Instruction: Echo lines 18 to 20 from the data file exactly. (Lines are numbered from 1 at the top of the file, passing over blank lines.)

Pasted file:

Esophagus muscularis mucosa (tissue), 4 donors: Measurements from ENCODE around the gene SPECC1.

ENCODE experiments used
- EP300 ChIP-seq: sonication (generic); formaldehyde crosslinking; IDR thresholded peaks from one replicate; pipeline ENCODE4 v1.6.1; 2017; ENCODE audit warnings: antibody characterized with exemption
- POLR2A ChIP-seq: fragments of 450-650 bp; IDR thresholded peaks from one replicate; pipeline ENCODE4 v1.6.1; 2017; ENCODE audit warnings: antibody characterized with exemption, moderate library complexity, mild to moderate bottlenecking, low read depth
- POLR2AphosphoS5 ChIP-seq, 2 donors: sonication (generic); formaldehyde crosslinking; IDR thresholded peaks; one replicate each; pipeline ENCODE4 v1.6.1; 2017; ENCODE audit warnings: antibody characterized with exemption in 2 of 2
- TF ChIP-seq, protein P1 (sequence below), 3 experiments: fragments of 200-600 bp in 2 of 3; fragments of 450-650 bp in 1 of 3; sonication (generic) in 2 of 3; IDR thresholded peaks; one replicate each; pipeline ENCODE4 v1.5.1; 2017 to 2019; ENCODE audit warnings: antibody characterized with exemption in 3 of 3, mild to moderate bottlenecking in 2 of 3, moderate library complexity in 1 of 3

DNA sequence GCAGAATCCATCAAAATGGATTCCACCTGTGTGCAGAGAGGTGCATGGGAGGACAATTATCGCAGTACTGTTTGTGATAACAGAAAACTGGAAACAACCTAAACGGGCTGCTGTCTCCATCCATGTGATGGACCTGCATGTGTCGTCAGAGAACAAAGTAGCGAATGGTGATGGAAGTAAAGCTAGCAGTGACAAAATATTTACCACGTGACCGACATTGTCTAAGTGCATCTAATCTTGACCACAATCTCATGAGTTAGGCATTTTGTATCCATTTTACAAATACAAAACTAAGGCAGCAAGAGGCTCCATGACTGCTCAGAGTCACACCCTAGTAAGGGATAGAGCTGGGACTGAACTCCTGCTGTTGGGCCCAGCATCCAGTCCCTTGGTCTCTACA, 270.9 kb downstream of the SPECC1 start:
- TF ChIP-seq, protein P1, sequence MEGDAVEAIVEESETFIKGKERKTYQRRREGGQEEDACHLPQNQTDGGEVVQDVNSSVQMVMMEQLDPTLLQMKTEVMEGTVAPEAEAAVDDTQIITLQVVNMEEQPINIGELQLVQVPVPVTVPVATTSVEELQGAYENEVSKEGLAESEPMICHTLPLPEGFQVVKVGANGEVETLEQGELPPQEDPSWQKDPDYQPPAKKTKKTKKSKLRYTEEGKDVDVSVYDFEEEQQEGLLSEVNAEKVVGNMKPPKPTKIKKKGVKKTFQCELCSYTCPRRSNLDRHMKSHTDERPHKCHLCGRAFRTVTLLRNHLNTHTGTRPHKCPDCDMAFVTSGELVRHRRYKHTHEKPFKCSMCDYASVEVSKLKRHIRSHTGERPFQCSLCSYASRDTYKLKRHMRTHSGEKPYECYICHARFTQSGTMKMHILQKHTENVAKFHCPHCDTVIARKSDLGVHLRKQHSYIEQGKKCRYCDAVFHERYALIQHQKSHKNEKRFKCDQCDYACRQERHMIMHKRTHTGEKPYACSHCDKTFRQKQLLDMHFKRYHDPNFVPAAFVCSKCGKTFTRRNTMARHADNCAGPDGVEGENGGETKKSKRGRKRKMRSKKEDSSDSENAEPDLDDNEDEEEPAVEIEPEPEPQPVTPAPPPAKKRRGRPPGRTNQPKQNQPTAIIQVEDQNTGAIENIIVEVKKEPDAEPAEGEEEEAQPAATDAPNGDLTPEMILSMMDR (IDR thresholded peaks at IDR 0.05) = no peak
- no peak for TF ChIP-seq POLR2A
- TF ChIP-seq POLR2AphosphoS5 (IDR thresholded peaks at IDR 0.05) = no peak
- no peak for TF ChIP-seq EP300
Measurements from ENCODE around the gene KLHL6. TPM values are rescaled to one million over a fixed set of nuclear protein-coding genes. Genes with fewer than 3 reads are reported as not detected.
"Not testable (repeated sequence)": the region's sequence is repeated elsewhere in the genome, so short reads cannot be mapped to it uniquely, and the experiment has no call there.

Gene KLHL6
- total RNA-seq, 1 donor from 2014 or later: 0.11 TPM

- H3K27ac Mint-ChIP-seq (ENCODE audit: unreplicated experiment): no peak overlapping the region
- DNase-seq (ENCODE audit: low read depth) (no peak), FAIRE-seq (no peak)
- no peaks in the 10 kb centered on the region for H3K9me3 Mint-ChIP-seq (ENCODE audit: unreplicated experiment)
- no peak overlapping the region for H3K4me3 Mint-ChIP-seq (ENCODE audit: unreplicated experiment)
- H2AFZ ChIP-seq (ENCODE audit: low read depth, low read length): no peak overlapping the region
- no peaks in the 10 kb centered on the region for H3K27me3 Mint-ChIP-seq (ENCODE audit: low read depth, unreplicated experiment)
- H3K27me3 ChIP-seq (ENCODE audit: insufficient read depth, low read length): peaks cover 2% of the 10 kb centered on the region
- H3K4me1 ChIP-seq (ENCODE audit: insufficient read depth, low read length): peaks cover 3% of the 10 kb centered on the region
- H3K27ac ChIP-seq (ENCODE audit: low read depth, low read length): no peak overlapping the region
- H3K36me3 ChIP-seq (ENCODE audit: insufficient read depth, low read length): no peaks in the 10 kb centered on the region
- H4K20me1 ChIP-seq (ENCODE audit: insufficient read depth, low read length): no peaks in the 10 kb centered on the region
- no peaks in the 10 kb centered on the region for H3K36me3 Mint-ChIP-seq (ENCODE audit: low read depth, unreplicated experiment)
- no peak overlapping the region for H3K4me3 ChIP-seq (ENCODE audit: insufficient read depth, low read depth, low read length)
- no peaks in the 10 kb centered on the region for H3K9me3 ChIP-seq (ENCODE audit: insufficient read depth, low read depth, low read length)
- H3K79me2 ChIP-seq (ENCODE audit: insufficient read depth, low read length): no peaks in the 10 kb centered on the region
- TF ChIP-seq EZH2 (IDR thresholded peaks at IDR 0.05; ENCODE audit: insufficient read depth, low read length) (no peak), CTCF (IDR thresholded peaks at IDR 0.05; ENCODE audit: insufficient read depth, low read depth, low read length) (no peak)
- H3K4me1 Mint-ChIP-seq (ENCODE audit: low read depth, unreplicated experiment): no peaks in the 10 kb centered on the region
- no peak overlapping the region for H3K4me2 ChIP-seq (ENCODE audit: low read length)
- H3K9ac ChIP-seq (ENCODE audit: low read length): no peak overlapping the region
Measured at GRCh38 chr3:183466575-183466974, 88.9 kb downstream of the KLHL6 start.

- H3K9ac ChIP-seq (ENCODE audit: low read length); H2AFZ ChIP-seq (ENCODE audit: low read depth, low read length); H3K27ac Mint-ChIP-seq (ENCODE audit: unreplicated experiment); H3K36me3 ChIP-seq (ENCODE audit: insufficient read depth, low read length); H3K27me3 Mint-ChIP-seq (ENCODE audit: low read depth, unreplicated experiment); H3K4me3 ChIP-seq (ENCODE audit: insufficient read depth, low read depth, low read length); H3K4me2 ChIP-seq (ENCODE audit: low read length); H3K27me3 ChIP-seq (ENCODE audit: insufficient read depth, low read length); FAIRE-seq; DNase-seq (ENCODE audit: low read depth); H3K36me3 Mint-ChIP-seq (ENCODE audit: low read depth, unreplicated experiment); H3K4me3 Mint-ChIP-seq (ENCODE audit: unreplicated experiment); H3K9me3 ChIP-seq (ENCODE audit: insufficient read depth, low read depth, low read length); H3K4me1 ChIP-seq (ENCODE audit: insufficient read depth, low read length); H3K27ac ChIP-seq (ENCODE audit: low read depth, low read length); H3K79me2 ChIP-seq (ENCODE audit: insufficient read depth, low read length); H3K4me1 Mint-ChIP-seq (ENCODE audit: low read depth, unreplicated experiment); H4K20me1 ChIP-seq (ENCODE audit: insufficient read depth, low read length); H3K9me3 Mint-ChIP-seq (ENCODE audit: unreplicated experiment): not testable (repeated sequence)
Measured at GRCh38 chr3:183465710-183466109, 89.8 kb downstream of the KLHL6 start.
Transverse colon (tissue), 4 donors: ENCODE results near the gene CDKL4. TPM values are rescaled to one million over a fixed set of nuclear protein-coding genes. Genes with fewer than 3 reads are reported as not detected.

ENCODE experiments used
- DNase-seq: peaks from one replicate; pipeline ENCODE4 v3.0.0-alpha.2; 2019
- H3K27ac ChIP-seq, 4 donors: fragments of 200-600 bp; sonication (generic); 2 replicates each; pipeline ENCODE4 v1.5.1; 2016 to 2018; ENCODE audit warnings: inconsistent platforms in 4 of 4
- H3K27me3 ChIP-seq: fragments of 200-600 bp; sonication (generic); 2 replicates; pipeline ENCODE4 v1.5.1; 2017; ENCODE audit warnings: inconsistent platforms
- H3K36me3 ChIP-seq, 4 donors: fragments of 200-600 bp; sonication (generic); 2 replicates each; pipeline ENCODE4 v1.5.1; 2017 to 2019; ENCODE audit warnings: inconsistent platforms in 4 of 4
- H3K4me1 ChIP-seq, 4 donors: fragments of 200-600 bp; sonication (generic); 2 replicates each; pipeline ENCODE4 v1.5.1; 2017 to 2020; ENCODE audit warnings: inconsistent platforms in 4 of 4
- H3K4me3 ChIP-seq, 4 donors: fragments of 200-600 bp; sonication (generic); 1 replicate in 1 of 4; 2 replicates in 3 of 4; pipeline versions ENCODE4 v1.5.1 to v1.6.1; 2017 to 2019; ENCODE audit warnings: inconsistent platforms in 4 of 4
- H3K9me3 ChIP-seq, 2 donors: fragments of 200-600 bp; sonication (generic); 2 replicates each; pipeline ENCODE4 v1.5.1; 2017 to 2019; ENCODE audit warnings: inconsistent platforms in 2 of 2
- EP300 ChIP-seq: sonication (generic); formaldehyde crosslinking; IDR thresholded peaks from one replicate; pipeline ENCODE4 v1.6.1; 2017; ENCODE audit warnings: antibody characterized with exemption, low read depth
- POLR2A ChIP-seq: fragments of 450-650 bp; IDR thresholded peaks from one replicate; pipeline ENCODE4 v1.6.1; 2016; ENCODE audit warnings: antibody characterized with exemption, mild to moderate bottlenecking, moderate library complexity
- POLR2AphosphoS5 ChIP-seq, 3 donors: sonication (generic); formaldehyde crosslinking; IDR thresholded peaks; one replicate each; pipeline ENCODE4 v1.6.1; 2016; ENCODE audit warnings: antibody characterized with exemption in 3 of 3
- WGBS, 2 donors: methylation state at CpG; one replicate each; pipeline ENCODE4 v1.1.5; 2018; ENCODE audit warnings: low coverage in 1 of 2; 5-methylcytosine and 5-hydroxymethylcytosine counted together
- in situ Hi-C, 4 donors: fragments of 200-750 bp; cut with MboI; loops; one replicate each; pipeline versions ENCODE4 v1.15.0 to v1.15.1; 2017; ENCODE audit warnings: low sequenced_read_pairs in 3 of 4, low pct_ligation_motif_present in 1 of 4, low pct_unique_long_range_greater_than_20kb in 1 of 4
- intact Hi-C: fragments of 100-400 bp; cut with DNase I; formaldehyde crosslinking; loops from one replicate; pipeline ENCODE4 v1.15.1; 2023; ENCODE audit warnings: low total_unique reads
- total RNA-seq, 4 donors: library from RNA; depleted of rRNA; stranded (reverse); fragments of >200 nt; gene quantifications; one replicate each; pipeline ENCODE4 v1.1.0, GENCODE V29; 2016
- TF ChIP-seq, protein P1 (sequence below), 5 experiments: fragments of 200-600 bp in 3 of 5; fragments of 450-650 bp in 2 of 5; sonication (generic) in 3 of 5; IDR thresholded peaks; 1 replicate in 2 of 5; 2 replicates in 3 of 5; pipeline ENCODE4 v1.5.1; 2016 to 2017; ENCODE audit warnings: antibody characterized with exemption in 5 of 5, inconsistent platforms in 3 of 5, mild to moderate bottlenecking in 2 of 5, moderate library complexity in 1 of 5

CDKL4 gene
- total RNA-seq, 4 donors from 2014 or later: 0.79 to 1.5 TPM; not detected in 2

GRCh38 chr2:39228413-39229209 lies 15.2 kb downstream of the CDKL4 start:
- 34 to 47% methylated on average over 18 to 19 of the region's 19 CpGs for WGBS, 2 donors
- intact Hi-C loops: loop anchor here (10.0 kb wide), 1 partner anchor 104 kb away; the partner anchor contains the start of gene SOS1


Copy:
- no peaks in the 10 kb centered on the region for H3K9me3 Mint-ChIP-seq (ENCODE audit: unreplicated experiment)
- no peak overlapping the region for H3K4me3 Mint-ChIP-seq (ENCODE audit: unreplicated experiment)
- H2AFZ ChIP-seq (ENCODE audit: low read depth, low read length): no peak overlapping the region